... counter-revolution of April 1909 and the accession of the Sultan Mohammed V made things no better. In Macedonia, and especially in Albania, they had been going from bad to worse. The introduction of universal military service and obligatory payment of taxes caused a revolution in Albania, where such innovations were not at all appreciated. From 1909 till 1911 there was a state of perpetual warfare in Albania, with which the Young Turks, in spite of ...
— The Balkans - A History Of Bulgaria—Serbia—Greece—Rumania—Turkey • Nevill Forbes, Arnold J. Toynbee, D. Mitrany, D.G. Hogarth

... pound and a quarter of soft bread, without any expense to government. But with these exceptions, I was obliged to leave the refreshment of the people to their own individual exertions; assisting them with the payment due for savings of bread since leaving the Cape of Good Hope, and the different artificers with the money earned by their extra services in refitting the ship. Fish are usually plentiful at Port Jackson in the summer, but not in the winter time; and our duties were too numerous and indispensable ...
— A Voyage to Terra Australis • Matthew Flinders

... were quoted at a price "carriage and insurance free to London"; and the Bill of Lading etc. were to be handed to the buyer upon payment of the ...
— The Waste Land • T. S. Eliot

... here that the main moulding influence in his life was probably cast by this high-minded brother, who was a soldier and man of the world. By the time he was sixteen the boy was on the frontier helping Lord Thomas Fairfax to survey the princely domain that belonged to his lordship, and received in payment therefor sometimes as much as a doubloon a day. In 1748 he patented five hundred fifty acres of wild land in Frederick County, "My Bullskin Plantation" he usually called it, payment being made by surveying. In 1750 he had funds sufficient to buy four hundred fifty-six ...
— George Washington: Farmer • Paul Leland Haworth

... the Miracle at the Golden Gate, above on the right, as well as the Preaching of St. Peter, above to the left on the altar wall. Masaccio's work is more numerous, consisting of the Expulsion from the Temple and the Payment of the Tribute, above on the right, part of the fresco below the last; St. Peter Baptizing, above to the left on the altar wall, as well as the two frescoes, St. Peter and St. John healing the Sick, and St. Peter and St. John giving Alms, below on either side of the altar. The rest of the ...
— Florence and Northern Tuscany with Genoa • Edward Hutton

... was passive. A vendue was called, and three thousand dollars in cash realized. This succour came just in time, for it saved the merchant's credit, and met his pressing demands, until he could turn the paper given in part payment for his house, into money. From that time he began to feel his business resting less heavily upon his shoulders. Money came in about as fast as he needed it. In a few months he began to have quite a respectable balance in bank—a thing he had ...
— Finger Posts on the Way of Life • T. S. Arthur

... "All x, Nadia—payment in full received and hereby acknowledged," he laughed, as he allowed her feet to return to the floor. "Even if it was some stout lads from Mars and Venus that did all the work we'll take the reward—especially since Alcantro and Fedanzo couldn't feel even such a high-voltage salute as that one ...
— Spacehounds of IPC • Edward Elmer Smith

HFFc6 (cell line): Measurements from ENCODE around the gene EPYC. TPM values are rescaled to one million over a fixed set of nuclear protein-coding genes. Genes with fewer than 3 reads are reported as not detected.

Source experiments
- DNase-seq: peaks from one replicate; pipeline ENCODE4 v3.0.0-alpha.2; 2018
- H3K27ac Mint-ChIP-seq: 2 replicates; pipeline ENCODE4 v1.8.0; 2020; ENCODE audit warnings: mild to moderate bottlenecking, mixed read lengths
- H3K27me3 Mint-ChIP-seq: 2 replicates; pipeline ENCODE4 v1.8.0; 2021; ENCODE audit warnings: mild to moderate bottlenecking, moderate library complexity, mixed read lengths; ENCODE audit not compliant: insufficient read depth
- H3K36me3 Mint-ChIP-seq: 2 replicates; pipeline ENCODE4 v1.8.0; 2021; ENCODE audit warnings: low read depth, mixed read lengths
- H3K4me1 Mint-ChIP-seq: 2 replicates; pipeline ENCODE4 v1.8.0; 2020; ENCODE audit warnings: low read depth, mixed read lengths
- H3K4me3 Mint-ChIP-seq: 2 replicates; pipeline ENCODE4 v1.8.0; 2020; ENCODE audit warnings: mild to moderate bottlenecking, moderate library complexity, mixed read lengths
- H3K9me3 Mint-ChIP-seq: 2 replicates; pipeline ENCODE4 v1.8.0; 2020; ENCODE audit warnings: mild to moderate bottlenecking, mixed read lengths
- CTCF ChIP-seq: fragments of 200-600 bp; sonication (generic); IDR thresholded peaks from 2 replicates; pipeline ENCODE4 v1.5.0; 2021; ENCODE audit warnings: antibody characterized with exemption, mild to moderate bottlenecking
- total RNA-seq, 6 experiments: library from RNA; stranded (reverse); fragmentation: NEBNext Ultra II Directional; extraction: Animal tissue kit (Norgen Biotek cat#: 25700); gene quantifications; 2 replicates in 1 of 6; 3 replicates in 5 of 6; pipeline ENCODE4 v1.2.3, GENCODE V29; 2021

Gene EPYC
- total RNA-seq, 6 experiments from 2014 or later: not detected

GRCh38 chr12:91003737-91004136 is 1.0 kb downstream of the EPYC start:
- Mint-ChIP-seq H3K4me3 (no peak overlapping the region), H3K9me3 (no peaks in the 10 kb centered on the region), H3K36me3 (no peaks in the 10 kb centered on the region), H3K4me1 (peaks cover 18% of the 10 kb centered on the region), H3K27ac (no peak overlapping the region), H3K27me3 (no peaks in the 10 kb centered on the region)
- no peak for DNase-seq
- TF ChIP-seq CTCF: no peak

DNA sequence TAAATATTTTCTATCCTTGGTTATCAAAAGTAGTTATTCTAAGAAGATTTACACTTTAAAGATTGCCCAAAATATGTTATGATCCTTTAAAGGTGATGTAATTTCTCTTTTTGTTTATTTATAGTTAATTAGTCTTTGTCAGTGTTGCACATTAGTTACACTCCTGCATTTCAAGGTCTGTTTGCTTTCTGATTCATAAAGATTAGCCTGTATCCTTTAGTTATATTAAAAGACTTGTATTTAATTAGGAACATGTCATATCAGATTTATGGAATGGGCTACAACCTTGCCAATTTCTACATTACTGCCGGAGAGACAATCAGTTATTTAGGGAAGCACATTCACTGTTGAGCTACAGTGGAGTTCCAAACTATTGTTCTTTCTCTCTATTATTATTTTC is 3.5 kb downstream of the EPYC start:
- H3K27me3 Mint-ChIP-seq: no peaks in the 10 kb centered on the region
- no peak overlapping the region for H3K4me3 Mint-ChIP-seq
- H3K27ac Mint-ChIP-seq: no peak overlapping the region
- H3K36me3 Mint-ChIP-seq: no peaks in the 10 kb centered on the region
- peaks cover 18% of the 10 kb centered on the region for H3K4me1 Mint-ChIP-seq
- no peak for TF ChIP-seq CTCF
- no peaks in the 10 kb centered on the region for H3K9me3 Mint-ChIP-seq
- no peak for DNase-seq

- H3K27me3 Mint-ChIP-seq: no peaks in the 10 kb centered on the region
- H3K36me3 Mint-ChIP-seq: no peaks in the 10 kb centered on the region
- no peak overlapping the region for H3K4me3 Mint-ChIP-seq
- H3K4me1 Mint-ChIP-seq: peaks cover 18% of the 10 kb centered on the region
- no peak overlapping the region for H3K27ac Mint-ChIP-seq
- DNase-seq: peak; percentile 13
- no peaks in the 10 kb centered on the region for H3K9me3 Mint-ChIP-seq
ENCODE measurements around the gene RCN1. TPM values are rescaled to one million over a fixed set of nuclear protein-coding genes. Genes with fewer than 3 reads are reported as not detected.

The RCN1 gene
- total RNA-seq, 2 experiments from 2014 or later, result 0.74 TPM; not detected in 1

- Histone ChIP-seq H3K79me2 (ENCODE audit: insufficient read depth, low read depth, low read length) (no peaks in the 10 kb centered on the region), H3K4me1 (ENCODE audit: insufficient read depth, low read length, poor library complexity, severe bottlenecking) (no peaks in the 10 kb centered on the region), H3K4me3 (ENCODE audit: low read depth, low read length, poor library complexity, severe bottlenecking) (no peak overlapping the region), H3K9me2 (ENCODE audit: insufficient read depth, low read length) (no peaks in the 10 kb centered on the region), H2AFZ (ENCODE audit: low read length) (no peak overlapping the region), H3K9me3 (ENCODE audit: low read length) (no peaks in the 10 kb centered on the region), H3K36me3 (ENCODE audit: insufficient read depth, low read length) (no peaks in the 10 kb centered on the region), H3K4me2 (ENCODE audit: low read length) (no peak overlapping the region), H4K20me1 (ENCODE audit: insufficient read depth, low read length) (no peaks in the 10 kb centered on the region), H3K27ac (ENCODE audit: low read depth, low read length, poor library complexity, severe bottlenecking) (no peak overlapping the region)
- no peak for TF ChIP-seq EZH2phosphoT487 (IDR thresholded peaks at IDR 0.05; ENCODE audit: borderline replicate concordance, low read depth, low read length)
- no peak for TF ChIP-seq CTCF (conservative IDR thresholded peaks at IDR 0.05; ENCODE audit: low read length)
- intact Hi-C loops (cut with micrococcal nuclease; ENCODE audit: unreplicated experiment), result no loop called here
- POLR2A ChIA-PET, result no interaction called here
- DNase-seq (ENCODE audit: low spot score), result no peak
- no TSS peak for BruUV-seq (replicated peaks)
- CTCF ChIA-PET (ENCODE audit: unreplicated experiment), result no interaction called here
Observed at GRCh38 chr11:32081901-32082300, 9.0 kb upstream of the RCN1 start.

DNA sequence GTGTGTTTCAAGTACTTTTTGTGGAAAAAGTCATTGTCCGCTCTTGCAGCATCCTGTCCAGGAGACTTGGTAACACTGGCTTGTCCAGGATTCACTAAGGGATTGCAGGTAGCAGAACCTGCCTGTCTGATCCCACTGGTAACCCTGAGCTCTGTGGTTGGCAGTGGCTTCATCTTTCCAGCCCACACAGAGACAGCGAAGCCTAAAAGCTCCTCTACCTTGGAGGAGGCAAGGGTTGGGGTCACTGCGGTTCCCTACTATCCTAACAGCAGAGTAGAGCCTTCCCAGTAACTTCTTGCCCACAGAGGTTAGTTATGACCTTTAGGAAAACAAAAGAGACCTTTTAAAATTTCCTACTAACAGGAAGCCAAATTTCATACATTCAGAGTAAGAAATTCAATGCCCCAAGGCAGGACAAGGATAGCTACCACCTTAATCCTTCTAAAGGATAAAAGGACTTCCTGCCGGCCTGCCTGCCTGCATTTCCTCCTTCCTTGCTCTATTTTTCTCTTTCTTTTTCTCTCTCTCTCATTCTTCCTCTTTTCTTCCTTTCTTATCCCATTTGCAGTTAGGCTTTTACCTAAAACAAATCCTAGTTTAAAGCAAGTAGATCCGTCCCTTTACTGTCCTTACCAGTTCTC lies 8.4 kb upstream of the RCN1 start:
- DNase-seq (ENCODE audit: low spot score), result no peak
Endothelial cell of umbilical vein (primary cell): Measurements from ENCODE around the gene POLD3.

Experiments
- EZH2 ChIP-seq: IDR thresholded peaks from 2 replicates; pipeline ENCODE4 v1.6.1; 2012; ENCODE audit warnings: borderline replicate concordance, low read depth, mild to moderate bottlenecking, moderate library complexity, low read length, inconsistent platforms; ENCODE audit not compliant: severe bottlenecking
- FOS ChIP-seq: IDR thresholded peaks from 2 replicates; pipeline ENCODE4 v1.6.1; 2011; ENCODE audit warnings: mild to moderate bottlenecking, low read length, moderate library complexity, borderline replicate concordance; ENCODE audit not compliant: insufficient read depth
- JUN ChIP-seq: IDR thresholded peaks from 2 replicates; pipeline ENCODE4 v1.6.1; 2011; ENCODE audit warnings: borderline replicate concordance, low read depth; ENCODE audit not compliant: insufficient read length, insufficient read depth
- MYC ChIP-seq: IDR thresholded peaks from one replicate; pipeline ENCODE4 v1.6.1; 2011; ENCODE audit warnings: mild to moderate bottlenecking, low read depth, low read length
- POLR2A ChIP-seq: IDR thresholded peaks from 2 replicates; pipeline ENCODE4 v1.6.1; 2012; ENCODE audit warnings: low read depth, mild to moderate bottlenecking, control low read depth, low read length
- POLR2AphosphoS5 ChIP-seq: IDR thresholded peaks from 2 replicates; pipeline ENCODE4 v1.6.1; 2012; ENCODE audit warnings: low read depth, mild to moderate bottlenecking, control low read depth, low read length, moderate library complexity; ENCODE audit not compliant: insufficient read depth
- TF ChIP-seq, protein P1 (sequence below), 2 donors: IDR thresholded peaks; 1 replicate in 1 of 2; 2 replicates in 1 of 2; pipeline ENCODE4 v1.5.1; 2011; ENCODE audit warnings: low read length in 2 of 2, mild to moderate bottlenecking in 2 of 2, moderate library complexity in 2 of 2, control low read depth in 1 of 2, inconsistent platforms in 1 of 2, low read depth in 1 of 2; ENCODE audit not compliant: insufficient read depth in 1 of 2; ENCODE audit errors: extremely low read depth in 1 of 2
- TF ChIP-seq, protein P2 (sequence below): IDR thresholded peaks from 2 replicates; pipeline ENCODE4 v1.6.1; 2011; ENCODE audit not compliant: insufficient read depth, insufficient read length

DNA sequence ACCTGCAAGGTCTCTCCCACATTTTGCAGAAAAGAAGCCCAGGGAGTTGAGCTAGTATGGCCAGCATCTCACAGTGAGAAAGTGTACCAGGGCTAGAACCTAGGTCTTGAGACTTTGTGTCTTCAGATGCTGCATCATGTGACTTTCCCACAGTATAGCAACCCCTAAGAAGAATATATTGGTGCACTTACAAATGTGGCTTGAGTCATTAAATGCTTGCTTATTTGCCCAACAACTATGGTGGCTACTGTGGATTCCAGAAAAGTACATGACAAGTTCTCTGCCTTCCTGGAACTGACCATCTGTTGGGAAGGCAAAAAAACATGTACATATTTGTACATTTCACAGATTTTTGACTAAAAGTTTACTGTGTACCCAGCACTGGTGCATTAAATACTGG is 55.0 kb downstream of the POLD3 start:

... in a thousand which Meynell had foreseen, and hoped, as mortals do, to baffle, had come to pass. That morning, a careless letter enclosing the payment of a debt, and written by a young actor, who had formed part of one of the bohemian parties at the Abbey, during the summer, and had now been playing for a week in the Markborough theatre, had given Meryon the clue to the many vague conjectures or perplexities ...
— The Case of Richard Meynell • Mrs. Humphry Ward

... government introduced their great Coercion Bill, introduced also a measure which, besides making a great reform in the Protestant Church of Ireland, exempted the whole Catholic community of Ireland from the payment of church cess, which had previously been felt as a very great grievance. On another day Lord Althorp declared his intention of pressing through Parliament a Jury Bill, which had been brought into the House ...
— Lord George Bentinck - A Political Biography • Benjamin Disraeli

... and deeds ascribed to them truly illustrate the spiritual principle in question. In the parable of the unforgiving servant (Matt. 18:23-35), his lord "commanded him to be sold, and his wife and children, and all that he had, and payment to be made" (ver. 25); and afterwards he "was wroth, and delivered him to the tormentors, till he should pay all that was due unto him" (ver. 34). We need not trouble ourselves about the reasonableness ...
— Companion to the Bible • E. P. Barrows

... returned to town, to follow his old trade of stock-jobbing a little longer; when an unlucky fluctuation of stock, in which he was engaged to an immense extent, reduced him at once to poverty and to madness. Poor wretch! he told me t'other day that against the next payment of differences he should be some ...
— The Man of Feeling • Henry Mackenzie

... Governments of those countries to do what the British Government has done in the case of persons like acceptors of German bills who found themselves threatened with bankruptcy and who threatened in consequence to create great disturbance around them because of the impossibility of securing payment from the German indorsers. The British Government came to the rescue of those acceptors, used the whole national credit to sustain them. It is expensive, if you will, but infinitely less expensive ...
— New York Times Current History: The European War, Vol 2, No. 1, April, 1915 - April-September, 1915 • Various

... for to-morrow may never come. Every man's experience demonstrates this. The bill for which he has not money in the bank is met by the unexpected payment of an account overdue, or not yet due. Hence if fears come of the morrow, if we are tempted to worry about a grief that seems to be approaching, let us resolutely cast the temptation aside, and by a full occupation of mind and body in the work of the "now," engage ourselves ...